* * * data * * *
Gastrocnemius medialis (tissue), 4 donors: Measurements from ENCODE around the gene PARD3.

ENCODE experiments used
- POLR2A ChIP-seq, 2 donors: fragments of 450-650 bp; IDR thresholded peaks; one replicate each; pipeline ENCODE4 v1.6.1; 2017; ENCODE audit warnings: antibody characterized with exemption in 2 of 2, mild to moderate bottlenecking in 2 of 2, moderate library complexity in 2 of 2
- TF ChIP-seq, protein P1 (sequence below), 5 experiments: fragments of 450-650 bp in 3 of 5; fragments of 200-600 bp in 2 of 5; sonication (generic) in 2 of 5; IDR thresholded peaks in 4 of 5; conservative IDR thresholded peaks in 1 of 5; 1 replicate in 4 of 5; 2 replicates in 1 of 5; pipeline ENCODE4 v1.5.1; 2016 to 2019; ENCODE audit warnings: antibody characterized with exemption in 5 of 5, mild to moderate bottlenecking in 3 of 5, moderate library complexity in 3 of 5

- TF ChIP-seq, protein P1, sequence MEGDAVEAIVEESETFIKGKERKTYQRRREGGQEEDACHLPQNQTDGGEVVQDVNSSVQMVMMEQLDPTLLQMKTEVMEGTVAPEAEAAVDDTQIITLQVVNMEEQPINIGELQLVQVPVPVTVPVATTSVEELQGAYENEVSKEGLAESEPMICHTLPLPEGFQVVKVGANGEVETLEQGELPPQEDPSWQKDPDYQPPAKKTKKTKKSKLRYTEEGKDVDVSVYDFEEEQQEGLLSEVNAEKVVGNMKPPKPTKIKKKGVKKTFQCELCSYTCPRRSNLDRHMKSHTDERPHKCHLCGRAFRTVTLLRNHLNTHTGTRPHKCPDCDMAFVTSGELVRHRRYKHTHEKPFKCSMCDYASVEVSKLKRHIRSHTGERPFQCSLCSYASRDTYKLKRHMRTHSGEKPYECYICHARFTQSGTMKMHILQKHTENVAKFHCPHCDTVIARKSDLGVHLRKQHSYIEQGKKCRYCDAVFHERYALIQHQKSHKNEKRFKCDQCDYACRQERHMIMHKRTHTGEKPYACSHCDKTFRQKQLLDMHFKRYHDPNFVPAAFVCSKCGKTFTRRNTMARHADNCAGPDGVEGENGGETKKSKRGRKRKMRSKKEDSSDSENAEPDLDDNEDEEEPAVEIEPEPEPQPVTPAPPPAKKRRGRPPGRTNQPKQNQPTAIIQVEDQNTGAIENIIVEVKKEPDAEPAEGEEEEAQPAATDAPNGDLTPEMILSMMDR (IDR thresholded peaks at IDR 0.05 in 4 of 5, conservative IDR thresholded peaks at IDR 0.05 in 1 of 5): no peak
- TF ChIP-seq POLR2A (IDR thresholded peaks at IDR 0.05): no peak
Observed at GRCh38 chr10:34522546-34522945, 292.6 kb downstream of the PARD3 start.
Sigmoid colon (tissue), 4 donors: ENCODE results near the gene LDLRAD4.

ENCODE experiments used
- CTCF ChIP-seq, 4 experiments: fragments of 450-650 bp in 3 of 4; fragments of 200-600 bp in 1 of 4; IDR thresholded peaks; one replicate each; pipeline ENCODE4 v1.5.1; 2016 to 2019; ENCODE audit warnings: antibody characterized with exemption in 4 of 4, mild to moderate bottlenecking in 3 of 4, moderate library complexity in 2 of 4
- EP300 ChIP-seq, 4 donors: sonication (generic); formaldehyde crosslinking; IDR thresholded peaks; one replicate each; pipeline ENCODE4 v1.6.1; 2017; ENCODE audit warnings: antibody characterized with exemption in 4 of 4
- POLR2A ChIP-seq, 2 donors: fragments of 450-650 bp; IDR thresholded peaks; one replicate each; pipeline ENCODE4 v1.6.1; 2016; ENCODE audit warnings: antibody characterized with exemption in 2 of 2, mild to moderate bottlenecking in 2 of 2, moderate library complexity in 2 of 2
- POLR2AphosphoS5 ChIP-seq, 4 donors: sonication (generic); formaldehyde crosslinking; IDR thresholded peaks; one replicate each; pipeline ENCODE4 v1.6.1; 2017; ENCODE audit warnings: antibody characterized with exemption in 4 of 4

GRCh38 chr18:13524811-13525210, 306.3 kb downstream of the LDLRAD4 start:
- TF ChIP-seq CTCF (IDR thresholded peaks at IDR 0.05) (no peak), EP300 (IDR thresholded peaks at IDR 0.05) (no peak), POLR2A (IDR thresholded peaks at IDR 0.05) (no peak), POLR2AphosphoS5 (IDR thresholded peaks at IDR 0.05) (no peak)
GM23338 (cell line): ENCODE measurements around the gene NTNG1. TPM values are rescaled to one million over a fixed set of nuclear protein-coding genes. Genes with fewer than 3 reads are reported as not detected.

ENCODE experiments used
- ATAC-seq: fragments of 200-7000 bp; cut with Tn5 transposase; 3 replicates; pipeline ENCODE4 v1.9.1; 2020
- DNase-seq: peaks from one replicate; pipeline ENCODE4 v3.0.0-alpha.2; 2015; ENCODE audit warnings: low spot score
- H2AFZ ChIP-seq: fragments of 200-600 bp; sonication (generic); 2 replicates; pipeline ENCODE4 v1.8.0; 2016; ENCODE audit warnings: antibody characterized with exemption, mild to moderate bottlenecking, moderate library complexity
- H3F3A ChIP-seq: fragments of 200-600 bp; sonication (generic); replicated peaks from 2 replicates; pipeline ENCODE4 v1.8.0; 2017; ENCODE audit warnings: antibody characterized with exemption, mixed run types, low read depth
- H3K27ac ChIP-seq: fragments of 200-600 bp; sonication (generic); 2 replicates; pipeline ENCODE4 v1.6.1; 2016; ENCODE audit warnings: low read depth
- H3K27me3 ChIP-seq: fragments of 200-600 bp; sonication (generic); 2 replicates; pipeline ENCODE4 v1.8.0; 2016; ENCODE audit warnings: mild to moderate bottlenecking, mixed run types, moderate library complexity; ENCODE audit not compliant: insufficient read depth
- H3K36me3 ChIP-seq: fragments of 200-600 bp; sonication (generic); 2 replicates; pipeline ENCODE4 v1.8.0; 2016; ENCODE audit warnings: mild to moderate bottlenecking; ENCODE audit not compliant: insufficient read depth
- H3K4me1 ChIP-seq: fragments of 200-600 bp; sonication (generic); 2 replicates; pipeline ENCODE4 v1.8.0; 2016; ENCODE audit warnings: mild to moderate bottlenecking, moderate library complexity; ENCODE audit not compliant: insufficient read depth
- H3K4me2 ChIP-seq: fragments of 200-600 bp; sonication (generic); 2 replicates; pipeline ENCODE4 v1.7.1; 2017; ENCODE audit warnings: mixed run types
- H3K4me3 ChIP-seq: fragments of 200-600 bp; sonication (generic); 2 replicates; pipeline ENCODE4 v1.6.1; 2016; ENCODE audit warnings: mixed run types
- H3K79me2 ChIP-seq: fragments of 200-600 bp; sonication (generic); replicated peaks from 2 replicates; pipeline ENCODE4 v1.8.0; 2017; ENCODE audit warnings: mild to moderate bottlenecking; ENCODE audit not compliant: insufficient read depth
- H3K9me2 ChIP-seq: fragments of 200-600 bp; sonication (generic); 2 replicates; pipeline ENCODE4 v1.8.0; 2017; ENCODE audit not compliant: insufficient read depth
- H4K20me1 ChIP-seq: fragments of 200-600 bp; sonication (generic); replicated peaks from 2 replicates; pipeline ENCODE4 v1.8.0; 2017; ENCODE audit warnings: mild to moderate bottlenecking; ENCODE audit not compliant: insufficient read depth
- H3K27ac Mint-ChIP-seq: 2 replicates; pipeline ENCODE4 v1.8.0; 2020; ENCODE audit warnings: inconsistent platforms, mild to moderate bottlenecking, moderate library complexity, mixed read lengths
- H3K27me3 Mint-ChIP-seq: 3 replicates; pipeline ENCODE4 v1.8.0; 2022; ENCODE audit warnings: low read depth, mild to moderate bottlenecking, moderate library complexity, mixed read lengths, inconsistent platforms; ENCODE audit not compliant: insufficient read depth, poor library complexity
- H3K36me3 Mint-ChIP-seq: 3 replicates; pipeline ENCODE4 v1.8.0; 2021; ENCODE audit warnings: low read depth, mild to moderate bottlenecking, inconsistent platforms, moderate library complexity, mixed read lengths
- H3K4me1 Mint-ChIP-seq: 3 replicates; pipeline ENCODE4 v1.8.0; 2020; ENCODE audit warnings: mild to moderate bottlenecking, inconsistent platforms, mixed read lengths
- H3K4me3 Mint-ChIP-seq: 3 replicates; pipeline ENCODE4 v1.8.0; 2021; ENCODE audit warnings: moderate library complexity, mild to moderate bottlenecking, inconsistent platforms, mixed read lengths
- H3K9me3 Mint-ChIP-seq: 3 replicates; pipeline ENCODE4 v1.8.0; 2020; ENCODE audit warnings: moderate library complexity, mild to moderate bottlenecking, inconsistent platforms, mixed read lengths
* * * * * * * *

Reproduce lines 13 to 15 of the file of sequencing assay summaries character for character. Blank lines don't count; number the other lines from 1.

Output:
- POLR2AphosphoS5 ChIP-seq, 4 donors: sonication (generic); formaldehyde crosslinking; IDR thresholded peaks; one replicate each; pipeline ENCODE4 v1.6.1; 2017; ENCODE audit warnings: antibody characterized with exemption in 4 of 4

GRCh38 chr18:13524811-13525210, 306.3 kb downstream of the LDLRAD4 start:
- TF ChIP-seq CTCF (IDR thresholded peaks at IDR 0.05) (no peak), EP300 (IDR thresholded peaks at IDR 0.05) (no peak), POLR2A (IDR thresholded peaks at IDR 0.05) (no peak), POLR2AphosphoS5 (IDR thresholded peaks at IDR 0.05) (no peak)